Bush has been particularly tight-fisted with the Global Fund. While Congress earmarked up to $1 billion for the Fund in its foreign-aid authorization bill last month, Bush has insisted that he will only commit $200 million a year for the foreseeable future.
Because the U.S. normally provides between 25 and 33 percent of the budget of multilateral agencies like the Fund, AIDS activists have complained that Bush is making it vastly more difficult for the Fund to be able to raise enough money from other countries to reach its target of $7 billion by 2007. Ironically, the Fund’s chairman is Bush’s Health and Human Services Secretary, Tommy Thompson.
“The U.S. has taken control of the leadership of the Global Fund, and then ensured that it doesn’t have the money to deal with the problem,” said Salih Booker, executive director of Africa Action. “He exploited Africans' suffering to present himself on his trip as a compassionate conservative, when in reality he is a callous and cynical antagonist in the global fight against AIDS who is undermining the most important vehicle for combating the epidemic.”
Bush’s stinginess proved too much even for his fellow-Republicans on the House Appropriations Committee Wednesday, which ignored O’Neill’s request that it appropriate only $200 million for the Fund. Instead, the Committee voted to allocate a total of $500 million for the Fund, the amount provided for in the version approved last week by the Foreign Operations subcommittee, chaired by Arizona Republican Rep. Jim Kolbe.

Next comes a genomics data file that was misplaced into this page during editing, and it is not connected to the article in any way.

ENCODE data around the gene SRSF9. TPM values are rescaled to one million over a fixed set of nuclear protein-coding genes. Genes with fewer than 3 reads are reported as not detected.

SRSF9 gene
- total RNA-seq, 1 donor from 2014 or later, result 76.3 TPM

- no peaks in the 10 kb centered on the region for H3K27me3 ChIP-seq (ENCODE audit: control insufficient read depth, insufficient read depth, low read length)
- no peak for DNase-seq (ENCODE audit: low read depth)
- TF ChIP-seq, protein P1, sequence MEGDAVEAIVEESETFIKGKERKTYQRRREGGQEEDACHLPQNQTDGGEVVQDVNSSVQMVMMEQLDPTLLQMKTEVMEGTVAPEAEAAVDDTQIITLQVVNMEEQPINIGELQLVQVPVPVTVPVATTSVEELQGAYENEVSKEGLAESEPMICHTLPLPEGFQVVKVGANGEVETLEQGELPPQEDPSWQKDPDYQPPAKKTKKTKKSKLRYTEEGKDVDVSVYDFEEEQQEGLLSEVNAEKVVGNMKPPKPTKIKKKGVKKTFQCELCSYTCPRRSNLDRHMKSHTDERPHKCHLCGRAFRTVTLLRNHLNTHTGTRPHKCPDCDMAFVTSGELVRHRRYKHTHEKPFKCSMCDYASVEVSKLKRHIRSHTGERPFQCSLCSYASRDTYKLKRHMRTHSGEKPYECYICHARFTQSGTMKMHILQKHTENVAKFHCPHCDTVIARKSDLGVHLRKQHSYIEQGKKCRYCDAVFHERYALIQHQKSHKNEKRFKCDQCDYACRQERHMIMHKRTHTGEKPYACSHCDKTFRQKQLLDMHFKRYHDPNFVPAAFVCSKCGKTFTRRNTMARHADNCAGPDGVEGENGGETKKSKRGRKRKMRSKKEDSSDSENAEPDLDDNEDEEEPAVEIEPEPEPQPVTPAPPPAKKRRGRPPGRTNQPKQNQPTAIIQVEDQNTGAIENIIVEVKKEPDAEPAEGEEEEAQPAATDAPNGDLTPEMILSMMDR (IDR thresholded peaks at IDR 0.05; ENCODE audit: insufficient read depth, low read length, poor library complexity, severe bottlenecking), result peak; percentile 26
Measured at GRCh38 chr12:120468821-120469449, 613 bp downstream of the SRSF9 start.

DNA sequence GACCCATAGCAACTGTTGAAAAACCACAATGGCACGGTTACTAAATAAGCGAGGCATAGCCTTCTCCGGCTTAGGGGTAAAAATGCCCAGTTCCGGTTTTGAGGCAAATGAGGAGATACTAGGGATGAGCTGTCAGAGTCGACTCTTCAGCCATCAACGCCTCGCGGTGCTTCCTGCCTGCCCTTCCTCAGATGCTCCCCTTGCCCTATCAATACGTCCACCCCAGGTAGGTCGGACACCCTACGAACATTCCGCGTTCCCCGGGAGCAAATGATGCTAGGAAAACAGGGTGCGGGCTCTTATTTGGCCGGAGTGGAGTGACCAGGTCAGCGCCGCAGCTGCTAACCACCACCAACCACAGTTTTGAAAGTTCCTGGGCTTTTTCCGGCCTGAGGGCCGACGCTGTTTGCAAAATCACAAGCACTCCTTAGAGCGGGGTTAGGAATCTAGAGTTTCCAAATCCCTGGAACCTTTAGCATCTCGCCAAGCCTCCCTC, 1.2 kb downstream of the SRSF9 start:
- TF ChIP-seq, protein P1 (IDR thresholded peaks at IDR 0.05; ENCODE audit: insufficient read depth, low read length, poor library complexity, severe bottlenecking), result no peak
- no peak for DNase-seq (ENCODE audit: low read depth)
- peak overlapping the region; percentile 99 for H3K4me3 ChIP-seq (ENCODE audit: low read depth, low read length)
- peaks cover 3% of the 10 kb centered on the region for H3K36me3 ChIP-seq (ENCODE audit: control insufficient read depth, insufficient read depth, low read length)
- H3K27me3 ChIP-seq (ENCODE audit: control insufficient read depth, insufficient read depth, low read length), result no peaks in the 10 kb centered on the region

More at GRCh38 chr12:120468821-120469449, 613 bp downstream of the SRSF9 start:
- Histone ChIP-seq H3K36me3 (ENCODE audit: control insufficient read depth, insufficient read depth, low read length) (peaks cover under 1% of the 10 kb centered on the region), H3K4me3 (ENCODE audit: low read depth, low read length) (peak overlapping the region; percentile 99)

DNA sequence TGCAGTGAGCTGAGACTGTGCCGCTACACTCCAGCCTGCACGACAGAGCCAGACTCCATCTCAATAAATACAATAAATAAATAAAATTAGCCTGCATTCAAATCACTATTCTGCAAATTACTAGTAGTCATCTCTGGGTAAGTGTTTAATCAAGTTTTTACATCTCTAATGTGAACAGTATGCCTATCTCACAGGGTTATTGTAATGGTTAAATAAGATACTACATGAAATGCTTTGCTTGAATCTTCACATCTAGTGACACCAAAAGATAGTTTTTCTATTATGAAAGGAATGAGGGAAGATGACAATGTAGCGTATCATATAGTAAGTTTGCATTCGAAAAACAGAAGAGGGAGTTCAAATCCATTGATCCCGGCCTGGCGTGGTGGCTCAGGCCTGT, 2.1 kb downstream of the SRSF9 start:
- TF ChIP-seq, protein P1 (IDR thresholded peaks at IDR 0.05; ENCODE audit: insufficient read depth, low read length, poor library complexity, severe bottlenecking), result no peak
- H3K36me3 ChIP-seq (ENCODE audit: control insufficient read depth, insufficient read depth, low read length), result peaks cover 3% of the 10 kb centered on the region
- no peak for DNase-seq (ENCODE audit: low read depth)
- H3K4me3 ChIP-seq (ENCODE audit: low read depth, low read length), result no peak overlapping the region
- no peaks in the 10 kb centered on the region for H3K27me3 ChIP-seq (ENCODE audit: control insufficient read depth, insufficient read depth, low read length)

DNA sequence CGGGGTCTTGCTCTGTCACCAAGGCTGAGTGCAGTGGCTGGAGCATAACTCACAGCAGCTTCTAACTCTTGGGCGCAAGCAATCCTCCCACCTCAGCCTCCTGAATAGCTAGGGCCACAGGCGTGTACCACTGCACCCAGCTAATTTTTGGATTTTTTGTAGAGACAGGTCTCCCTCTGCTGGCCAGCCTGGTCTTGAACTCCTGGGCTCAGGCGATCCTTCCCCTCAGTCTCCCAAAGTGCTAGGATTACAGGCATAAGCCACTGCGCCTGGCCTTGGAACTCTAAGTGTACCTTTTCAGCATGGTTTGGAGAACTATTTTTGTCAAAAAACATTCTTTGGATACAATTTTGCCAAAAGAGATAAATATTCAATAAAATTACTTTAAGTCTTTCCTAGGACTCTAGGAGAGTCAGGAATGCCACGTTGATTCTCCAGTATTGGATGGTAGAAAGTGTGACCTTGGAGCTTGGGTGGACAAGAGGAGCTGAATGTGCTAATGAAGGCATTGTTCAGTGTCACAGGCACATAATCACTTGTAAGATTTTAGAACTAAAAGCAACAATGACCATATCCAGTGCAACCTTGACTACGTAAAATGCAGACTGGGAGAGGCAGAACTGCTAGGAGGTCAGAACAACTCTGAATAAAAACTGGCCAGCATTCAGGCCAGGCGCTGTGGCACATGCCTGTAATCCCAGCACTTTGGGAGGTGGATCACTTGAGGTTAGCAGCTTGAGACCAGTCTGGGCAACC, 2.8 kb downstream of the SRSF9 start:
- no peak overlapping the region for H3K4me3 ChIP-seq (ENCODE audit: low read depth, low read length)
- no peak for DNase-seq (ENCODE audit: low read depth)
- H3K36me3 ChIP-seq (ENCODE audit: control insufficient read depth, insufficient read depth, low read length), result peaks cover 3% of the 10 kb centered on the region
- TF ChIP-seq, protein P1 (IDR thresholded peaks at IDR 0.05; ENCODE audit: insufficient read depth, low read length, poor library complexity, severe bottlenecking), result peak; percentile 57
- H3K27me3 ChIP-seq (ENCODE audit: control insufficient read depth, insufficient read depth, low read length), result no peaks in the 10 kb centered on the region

The fact that O’Neill called explicitly for the Committee to approve only the $200 million requested by Bush further outraged AIDS activists. “The president could simply have accepted the increase approved by the subcommittee,” said Zeitz. “Instead he has actively discouraged increased funding. This is an outrage, especially when the Fund is facing such a massive shortfall in funding available for projects that can effectively use them.”
While the administration had touted passage of the far more generous authorization bill as a great breakthrough in the fight against AIDS, activists here point out that the appropriations bill would determine how much money is actually spent. During Bush’s trips, even Kolbe expressed annoyance that Bush was creating expectations that would not be met because of the serious budget constraints facing Congress this year, especially in light of the unexpected costs of the war in Iraq. At one point, Kolbe complained that Bush “continues to compound the problem” of expectations that will inevitably be disappointed.
But to Booker, the defeat of Lowey’s amendment to add $1 billion in emergency funding for next year was a particularly bitter pill, coming just a few days after Secretary of Defense Donald Rumsfeld shocked lawmakers when he told them that the costs of the Iraq occupation will come to $4 billion a month, twice what the Pentagon had projected before the war.
“Bush is spending $1 billion every week on an unpopular military occupation in which Americans and Iraqis are being killed on a daily basis,” said Booker. “Yet he opposes spending an extra $1 billion in a whole year that could save tens of thousands of lives in Africa to stop the greatest threat to human security in the world today. For him to waltz around Africa as a ‘compassionate conservative’ is just plain obscene.”